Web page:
Great Expectations (2015)
Single screen video with sound
9 mins 30 seconds
Oak fragments, salvaged from the top newel post of an antique staircase from Whitstable, Kent
110cm x 70cm x 45cm
Great Expectations : low res on Vimeo
Great Expectations continues Adam Chodzko’s exploration of the extraordinary reasoning that is at play within our relationships and behaviours, carried by the objects that surround us, and how this creativity – this act of making. – can be made to extend across time and space. Taking the forms of a video and sculpture Great Expectations is speculative narrative based on historical facts relating to a collection of tools, a tool chest and the actions surrounding these objects enacted between a father and son. Developed from historical material evidence that, understood collectively, appears to suggest the operations of the fantastic and mysterious, Chodzko follows its peculiar logic in order to evolve its potential meaning.
In 1796, a set of 200 cabinet making tools were given as a gift from a father, Joseph Seaton, to his son, Benjamin, in Chatham, Kent. Benjamin responded to his father’s generosity by using the tools to make a beautiful cabinet in order to store them in. He then put the tools inside this chest and never used them again. For Chodzko the performance of this act becomes the perfect symbol of acceptance and rejection between child and parent, allowing transformation and growth and a propulsion into the future. The son, simultaneously honouring and subverting the father’s gift (and the expectations carried with it), transforms his chest into a spaceship or time machine. In Great Expectations, the tools, within Seaton’s tool chest, (now housed in the Guildhall Museum, Rochester, Kent), finally emerge to speak and wonder about their story and their revolutionary plans for the human race.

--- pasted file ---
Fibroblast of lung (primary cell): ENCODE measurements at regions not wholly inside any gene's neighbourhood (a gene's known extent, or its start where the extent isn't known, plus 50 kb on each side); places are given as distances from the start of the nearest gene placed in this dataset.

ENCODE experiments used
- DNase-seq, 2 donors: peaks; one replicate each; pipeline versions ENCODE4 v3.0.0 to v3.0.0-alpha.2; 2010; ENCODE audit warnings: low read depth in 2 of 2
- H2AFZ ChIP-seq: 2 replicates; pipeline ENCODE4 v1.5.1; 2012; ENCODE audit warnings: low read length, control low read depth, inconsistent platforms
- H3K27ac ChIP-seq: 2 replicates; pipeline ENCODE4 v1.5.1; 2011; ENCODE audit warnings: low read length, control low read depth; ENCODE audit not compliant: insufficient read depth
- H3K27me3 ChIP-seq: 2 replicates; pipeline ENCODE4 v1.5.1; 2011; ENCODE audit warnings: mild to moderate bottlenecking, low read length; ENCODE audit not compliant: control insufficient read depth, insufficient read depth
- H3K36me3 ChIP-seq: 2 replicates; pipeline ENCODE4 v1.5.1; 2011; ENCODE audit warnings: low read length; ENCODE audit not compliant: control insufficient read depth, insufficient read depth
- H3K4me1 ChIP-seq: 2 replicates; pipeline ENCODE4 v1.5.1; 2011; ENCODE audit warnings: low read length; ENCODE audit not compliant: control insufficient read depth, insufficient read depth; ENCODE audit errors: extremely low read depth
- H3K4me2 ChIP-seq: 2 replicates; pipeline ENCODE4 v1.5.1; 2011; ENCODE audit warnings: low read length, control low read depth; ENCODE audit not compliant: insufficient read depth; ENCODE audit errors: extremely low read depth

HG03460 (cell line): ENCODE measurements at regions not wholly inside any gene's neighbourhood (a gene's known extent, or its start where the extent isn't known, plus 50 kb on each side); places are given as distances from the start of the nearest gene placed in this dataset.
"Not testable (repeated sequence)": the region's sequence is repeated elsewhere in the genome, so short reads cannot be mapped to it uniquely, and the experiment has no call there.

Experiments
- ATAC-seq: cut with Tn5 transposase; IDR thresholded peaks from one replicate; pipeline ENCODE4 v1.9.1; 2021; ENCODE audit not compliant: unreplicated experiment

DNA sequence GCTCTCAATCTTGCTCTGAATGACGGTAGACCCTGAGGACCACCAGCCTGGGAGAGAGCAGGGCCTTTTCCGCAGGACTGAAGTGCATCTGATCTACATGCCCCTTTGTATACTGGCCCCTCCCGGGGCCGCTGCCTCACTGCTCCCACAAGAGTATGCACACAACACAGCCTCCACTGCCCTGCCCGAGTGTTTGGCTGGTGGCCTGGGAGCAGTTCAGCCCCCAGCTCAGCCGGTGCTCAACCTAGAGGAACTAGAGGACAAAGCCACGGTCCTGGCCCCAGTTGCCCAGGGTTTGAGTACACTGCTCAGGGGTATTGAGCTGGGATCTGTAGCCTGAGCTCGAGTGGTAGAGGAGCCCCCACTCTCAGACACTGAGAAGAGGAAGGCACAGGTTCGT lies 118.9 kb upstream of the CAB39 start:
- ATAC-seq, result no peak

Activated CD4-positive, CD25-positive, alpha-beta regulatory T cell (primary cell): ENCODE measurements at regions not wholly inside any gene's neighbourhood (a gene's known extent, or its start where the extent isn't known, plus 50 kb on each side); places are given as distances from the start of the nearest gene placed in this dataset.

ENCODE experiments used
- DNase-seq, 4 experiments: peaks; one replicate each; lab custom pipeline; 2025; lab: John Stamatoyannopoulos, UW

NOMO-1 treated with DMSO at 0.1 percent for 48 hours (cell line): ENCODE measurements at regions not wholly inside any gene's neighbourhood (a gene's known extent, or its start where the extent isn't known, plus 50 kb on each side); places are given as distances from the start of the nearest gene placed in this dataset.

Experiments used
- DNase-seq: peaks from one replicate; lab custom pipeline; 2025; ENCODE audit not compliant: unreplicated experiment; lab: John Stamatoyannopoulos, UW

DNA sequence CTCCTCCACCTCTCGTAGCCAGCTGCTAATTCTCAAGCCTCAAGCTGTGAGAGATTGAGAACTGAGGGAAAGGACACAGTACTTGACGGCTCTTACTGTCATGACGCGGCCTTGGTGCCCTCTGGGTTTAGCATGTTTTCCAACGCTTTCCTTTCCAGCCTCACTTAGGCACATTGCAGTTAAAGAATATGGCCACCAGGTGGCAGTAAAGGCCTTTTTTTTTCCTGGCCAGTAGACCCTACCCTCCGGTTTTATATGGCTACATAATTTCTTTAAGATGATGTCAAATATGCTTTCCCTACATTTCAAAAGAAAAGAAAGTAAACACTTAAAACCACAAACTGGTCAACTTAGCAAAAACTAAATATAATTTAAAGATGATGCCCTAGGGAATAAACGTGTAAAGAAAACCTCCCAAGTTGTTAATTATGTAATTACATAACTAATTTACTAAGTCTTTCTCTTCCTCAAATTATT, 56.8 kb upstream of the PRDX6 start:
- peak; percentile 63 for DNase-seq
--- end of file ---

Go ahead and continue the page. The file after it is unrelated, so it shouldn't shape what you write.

Chodzko speculates as to how we might be able to break with historical continuity (the expectation that continuity is automatically the best path to take) through becoming embodied and suspended within an object, in order to break from family tradition to allow us to be carried forward in time, concealed, until the time is right for us to reappear, changed. Great Expectations is a proposition about perception and how a series of apparently strange, nonsensical actions can combine as ritual, to mesmerise and hypnotise others, in order to attain this higher state of vision.
Part historical document, part science fiction and part autobiographical experience, Chodzko investigates the surreal exchanges between tools and art objects, museums and homes, parents and children, the digital and tangible, in a video work, that has, also, apparently, accidentally produced an object, Ark-Eye, a byproduct of its ‘screen’ materiality. A body which exists somewhere or other, just out of reach of the video. A wooden ‘sculpture’ that has crash‐landed from the tools’ digital universe into ours.
The voices: Leanne Henlon, Marie Dumoulin and Ellis Eyres
The boy: Seth Barnard Chodzko
The children: Bradfields Academy Special School, Chatham, Kent
Animation: John Joe Brophy
Additional sound mix: Tim Barker
With thanks to the Guildhall Museum, Rochester, Kent, Suzie Plumb and Polly Harknett
“An Eye if placed at five Feet above the Surface of the Earth or Sea, sees two Miles & a Quarter every way: but if it be at twenty feet high, it can see 5 3/4 miles.”
(writing found on the reverse of the Seaton Tool Chest inventory, written by Benjamin Seaton; a quotation from An Introduction to the Use of the Globes, and the Orrery: As Also the Application of Astronomy to Chronology, by David Jennings, 1766)